Summary: to help the Christian have God’s peace when facing death
There was a group of boys in Mr. Smith’s Sunday School Class who were learning about Eternal Life. At the close of the lesson, Mr. Smith wanted to see how well he taught his lesson and so he asked his class who wanted to go to Heaven? The entire class raised its hands, expect one boy. Thinking that this young boy did not hear him well, he repeated the question. Still he did not raise his hand. Finally out of frustration, Mr. Smith addressed him asking him if he wanted to go to Heaven, to which he replied Sure I do Mr. Smith, but I thought that you were planning on taking a group up right now, and I am just not ready!
Death is a very uncomfortable subject to discuss, and we all must face it one day whether or not we are ready. It is my prayer this day, that I will be able to give you a reality check in your Christian faith on this very point so that when you face death, you will have God’s peace
Read the Text:
Our Heavenly Dwelling
1 Now we know that if the earthly tent we live in is destroyed, we have a building from God, an eternal house in heaven, not built by human hands. 2 Meanwhile we groan, longing to be clothed with our heavenly dwelling, 3 because when we are clothed, we will not be found naked. 4 For while we are in this tent, we groan and are burdened, because we do not wish to be unclothed but to be clothed with our heavenly dwelling, so that what is mortal may be swallowed up by life. 5 Now it is God who has made us for this very purpose and has given us the Spirit as a deposit, guaranteeing what is to come.
The Deposit of the Spirit.
God puts a little bit of heaven in our hearts so that we just won’t settle for less! (I Cor 5:5 The Message) He gives us the Spirit, His pledge that it is only going to get better. Throughout the many difficulties that Paul went through as a minister, he never lost sight that something better was in store for him. And not only that, he told others the same thing.
There was a woman who had been diagnosed with a terminal illness and had been given three months to live. So as she was getting her things "in order," she contacted her pastor and had him come to her house to discuss certain aspects of her final wishes. She told him which songs she wanted sung at the service, what scriptures she would like read, and what outfit she wanted to be buried in. The woman also requested to be buried with her favorite Bible.
Everything was in order and the pastor was preparing to leave when the woman suddenly remembered something very important to her. There’s one more thing," she said excitedly. "What’s that?" came the pastor’s reply. "This is very important," the woman continued. "I want to be buried with a fork in my right hand." The pastor stood looking at the woman, not knowing quite what to say.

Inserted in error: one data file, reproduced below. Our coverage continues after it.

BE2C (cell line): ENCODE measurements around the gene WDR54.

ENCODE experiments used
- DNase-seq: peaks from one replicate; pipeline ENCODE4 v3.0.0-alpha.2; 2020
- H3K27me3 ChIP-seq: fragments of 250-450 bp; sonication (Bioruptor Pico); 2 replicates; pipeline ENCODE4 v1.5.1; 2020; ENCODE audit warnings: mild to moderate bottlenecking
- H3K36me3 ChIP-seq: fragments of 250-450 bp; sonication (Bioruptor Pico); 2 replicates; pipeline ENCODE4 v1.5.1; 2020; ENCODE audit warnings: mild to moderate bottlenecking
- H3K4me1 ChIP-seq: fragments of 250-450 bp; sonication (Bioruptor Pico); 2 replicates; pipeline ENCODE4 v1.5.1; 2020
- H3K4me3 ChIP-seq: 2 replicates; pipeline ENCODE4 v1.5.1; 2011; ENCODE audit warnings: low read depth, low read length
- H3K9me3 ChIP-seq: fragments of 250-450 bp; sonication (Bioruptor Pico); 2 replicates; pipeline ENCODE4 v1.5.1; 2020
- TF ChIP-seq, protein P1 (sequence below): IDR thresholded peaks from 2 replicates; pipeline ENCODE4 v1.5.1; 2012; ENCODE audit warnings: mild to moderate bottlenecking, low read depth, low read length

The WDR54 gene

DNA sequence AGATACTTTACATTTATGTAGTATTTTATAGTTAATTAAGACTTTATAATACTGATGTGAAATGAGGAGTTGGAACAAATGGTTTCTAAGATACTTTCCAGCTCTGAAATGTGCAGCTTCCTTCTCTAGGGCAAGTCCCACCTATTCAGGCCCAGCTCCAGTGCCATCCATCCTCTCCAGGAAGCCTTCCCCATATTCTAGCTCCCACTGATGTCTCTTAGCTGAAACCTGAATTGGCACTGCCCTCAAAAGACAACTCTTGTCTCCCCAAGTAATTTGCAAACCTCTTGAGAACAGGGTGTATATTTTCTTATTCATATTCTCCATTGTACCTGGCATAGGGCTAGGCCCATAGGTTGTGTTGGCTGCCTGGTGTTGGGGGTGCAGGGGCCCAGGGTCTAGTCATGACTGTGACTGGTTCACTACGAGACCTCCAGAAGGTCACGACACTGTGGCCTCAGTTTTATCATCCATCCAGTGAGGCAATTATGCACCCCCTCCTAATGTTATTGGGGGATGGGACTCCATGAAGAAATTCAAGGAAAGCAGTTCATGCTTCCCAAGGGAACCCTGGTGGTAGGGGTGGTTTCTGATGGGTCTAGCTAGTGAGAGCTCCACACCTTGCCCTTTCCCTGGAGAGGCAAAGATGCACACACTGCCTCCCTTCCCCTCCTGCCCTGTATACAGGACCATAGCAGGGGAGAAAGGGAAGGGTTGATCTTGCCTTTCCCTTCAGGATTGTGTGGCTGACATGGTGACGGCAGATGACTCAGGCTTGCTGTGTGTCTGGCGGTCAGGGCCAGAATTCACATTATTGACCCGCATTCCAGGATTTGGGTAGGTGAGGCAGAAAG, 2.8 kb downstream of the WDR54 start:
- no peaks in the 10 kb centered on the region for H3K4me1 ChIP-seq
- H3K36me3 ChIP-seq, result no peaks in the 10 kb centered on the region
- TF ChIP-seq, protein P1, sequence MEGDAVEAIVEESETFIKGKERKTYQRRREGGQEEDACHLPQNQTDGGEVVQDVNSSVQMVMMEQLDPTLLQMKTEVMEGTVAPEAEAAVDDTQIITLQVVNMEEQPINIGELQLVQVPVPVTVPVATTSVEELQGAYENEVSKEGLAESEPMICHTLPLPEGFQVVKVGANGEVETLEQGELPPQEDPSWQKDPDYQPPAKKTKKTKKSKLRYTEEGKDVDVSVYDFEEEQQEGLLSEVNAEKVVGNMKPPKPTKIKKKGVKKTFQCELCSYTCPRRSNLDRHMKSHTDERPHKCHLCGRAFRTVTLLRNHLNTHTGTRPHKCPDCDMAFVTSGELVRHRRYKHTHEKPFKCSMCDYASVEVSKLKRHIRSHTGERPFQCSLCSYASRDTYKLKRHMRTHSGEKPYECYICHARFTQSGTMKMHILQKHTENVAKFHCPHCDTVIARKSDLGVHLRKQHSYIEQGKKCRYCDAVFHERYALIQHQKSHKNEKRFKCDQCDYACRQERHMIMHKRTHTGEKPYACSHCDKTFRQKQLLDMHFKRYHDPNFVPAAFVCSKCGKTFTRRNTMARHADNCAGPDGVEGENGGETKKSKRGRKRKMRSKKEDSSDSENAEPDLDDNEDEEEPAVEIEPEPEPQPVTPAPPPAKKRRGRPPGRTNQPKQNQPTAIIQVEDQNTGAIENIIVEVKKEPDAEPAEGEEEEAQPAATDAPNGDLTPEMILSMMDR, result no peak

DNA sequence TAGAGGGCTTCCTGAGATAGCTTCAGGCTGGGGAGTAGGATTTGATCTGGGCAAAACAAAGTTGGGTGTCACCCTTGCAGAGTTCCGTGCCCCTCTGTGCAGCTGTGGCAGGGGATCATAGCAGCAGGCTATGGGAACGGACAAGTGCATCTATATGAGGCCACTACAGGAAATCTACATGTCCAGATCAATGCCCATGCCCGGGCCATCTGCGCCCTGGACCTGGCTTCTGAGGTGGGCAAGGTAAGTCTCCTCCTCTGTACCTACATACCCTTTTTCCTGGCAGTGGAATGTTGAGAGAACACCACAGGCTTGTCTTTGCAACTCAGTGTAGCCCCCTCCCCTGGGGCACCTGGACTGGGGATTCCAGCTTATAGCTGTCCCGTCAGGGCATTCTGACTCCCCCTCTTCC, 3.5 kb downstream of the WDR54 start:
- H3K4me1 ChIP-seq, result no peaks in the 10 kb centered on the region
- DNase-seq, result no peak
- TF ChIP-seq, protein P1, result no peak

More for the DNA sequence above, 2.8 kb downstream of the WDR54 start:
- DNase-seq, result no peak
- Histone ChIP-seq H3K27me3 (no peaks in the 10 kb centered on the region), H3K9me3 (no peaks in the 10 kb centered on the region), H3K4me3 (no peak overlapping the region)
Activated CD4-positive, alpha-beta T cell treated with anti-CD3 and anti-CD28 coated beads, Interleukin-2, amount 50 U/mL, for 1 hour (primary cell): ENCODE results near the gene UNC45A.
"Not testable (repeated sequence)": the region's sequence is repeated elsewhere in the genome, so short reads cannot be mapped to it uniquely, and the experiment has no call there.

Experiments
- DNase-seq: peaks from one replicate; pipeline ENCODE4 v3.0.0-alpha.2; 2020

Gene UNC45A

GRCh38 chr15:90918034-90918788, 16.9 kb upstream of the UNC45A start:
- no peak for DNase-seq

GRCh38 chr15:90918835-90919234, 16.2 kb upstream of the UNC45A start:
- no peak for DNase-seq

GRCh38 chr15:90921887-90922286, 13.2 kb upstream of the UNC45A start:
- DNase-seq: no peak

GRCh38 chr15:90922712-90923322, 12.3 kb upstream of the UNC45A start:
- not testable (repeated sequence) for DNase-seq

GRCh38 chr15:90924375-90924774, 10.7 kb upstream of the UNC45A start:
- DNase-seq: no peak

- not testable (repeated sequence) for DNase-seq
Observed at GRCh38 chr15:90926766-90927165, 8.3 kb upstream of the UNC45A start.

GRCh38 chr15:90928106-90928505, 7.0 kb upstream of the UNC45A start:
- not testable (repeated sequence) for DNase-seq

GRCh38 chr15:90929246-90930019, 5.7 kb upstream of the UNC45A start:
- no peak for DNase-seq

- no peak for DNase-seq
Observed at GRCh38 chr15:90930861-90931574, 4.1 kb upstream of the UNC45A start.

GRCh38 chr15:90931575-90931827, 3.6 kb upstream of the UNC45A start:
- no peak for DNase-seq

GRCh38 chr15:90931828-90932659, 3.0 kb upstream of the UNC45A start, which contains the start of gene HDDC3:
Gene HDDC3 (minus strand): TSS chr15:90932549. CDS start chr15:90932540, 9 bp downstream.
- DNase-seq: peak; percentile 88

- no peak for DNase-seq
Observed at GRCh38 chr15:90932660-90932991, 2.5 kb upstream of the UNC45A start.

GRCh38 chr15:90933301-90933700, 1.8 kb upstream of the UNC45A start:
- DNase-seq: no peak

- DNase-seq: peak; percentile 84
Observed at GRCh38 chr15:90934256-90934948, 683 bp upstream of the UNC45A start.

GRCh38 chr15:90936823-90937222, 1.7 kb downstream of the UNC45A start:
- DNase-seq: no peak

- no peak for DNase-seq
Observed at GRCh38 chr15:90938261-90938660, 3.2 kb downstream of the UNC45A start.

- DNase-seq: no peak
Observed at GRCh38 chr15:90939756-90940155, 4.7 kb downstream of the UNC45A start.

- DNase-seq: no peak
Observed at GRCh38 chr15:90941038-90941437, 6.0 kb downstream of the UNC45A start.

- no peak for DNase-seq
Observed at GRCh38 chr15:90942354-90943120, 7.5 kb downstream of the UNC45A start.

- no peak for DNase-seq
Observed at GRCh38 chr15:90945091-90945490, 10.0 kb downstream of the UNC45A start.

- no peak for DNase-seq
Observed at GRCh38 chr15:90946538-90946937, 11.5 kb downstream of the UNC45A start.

"That surprises you, doesn’t it?" the woman asked.
"Well, to be honest, I’m puzzled by the request," said the pastor.
The woman explained. "In all my years of attending church socials and potluck dinners, I always remember that when the dishes of the main course were being cleared, someone would inevitably lean over and say, ’Keep your fork.’ It was my favorite part because I knew that something better was coming...like velvety chocolate cake or deep-dish apple pie. Something wonderful, and with substance! So, I just want people to see me there in that casket with a fork in my hand and I want them to wonder "What’s with the fork?’. Then I want you to tell them:
"Keep your fork....the best is yet to come."
The pastor’s eyes welled up with tears of joy as he hugged the woman good-bye. He knew this would be one of the last times he would see her before her death. But he also knew that the woman had a better grasp of heaven than he did. She KNEW that something better was coming.
At the funeral people were walking by the woman’s casket and they saw the pretty dress she was wearing and her favorite Bible and the fork placed in her right hand. Over and over, the pastor heard the question "What’s with the fork?" And over and over he smiled. During his message, the pastor told the people of the conversation he had with the woman shortly before she died. He also told them about the fork and about what it symbolized to her. The pastor told the people how he could not stop thinking about the fork and told them that they probably would not be able to stop thinking about it either. He was right.